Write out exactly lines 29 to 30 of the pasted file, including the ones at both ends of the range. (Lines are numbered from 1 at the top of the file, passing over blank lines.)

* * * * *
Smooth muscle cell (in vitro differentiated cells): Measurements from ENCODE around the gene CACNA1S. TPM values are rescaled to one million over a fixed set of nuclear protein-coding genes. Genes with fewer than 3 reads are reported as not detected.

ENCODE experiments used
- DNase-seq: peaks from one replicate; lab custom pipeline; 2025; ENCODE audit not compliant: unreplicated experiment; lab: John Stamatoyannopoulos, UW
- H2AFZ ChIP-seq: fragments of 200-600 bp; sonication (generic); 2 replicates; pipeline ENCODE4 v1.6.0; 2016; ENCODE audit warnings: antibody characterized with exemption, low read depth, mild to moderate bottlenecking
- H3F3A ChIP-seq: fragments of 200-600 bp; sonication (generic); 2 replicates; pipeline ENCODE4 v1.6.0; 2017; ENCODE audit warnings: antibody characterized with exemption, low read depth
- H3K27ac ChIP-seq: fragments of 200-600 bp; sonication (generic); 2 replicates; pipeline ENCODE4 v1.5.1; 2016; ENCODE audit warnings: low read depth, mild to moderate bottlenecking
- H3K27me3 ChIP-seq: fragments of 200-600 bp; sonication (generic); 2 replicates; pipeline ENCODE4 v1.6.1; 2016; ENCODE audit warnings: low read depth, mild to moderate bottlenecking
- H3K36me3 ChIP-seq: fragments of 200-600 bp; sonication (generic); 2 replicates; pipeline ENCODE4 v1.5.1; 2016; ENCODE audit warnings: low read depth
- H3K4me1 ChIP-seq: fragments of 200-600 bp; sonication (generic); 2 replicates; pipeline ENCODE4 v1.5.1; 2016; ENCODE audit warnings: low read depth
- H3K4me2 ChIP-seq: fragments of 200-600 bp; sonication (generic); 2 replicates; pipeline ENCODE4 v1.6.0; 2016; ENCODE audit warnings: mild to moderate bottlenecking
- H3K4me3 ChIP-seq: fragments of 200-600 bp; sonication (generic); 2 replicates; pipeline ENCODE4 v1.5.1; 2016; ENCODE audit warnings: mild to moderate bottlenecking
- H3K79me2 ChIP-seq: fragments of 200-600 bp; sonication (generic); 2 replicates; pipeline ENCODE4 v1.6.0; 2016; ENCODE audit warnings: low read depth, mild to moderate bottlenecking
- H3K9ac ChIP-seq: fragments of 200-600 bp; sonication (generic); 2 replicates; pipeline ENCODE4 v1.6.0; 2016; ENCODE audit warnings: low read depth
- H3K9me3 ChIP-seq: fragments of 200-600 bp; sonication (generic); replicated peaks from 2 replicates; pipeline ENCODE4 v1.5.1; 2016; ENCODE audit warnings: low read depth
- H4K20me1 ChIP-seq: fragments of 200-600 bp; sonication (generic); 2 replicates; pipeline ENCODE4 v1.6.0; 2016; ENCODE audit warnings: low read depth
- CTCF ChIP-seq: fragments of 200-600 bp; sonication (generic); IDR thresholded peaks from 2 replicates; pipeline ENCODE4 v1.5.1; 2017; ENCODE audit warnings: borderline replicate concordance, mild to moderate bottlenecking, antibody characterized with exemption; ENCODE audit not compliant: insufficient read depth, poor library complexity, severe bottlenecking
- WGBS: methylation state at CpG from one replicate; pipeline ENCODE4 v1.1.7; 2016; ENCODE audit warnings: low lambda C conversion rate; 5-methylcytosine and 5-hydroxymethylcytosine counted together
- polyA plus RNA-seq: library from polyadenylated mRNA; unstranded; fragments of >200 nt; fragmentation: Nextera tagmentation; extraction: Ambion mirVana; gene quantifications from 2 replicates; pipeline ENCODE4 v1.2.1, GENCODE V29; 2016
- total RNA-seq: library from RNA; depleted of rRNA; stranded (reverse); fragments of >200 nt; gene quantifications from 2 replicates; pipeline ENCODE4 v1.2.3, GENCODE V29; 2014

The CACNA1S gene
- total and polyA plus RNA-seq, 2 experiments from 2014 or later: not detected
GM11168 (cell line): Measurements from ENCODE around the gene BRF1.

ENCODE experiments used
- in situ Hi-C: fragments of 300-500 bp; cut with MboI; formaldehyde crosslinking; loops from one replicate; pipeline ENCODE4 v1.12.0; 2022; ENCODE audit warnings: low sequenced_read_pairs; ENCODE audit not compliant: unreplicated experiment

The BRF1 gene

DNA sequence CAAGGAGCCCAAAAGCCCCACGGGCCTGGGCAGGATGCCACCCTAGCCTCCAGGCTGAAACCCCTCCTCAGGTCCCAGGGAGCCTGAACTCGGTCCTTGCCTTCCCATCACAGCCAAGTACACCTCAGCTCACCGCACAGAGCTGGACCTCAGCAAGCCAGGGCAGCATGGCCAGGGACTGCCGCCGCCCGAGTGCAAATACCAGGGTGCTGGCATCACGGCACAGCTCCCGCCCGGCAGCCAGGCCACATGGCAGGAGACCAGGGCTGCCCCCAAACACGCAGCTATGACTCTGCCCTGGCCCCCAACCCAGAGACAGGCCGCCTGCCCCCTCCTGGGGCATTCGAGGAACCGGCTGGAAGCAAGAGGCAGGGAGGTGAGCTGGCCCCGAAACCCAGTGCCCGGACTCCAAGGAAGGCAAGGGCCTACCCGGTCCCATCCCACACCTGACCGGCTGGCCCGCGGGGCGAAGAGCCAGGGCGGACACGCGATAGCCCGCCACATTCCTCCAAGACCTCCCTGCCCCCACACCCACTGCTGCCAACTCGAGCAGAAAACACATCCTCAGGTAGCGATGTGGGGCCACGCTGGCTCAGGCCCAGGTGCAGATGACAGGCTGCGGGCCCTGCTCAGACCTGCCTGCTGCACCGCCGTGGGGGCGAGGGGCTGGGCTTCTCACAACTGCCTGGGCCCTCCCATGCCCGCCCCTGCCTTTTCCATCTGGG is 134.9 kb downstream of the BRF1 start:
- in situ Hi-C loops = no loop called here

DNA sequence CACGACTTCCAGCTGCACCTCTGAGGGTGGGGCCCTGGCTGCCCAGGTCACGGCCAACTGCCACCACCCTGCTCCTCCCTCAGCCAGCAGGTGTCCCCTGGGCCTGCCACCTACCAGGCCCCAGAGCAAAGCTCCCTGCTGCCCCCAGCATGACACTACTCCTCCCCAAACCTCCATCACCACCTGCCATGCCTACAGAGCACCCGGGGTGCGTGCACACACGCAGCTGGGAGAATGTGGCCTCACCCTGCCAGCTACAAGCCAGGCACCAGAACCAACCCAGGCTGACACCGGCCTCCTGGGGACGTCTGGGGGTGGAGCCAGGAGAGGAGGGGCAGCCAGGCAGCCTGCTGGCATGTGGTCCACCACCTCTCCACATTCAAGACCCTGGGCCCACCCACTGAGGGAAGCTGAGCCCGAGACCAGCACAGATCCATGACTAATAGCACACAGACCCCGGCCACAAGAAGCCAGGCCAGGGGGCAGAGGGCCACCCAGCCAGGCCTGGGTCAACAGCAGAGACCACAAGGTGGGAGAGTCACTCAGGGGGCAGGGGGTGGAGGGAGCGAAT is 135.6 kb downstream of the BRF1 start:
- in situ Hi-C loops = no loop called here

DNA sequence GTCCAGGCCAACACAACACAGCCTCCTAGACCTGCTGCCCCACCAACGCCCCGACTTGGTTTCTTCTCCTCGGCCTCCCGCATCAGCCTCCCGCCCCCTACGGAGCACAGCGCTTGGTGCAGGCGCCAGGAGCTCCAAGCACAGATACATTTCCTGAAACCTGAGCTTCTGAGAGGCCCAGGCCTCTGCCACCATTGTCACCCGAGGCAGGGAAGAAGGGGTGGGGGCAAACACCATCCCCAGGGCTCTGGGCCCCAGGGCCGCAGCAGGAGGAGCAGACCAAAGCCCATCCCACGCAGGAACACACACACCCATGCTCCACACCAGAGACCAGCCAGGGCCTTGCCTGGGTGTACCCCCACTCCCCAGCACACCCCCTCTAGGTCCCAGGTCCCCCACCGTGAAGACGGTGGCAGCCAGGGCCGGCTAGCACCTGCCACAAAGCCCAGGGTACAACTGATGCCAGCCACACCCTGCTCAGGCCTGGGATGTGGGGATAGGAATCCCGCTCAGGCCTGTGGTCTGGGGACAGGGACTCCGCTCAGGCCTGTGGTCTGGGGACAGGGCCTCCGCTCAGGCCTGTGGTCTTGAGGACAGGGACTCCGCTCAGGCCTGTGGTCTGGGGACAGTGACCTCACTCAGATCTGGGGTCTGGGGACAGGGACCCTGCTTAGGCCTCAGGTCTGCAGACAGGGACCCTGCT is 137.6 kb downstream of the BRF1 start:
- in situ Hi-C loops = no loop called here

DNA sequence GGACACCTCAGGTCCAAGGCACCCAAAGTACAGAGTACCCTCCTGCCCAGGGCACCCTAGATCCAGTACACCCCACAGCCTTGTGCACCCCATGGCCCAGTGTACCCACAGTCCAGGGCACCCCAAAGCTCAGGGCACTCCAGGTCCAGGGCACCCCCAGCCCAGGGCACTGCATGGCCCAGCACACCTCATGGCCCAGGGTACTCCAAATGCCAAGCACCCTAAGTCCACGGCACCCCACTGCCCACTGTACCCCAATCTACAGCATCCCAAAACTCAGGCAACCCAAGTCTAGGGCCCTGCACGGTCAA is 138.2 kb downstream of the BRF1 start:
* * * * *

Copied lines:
- in situ Hi-C loops = no loop called here

DNA sequence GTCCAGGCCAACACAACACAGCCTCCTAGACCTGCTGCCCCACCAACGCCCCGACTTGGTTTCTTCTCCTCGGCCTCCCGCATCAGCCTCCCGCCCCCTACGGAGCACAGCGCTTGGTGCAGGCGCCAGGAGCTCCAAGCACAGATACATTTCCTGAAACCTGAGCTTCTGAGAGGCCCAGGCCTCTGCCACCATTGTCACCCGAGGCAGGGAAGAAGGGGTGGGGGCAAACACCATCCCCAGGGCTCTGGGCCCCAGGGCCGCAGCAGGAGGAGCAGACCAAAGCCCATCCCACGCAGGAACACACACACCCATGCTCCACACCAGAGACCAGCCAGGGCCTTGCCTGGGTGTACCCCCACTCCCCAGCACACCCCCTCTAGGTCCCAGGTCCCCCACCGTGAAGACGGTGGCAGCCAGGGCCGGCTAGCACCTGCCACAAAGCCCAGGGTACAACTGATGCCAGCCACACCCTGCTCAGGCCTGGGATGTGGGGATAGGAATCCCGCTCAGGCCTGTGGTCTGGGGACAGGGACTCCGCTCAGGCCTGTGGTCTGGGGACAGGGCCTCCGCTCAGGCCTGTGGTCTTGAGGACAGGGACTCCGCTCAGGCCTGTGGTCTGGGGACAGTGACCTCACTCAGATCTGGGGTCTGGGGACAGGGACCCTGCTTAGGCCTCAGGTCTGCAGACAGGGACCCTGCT is 137.6 kb downstream of the BRF1 start: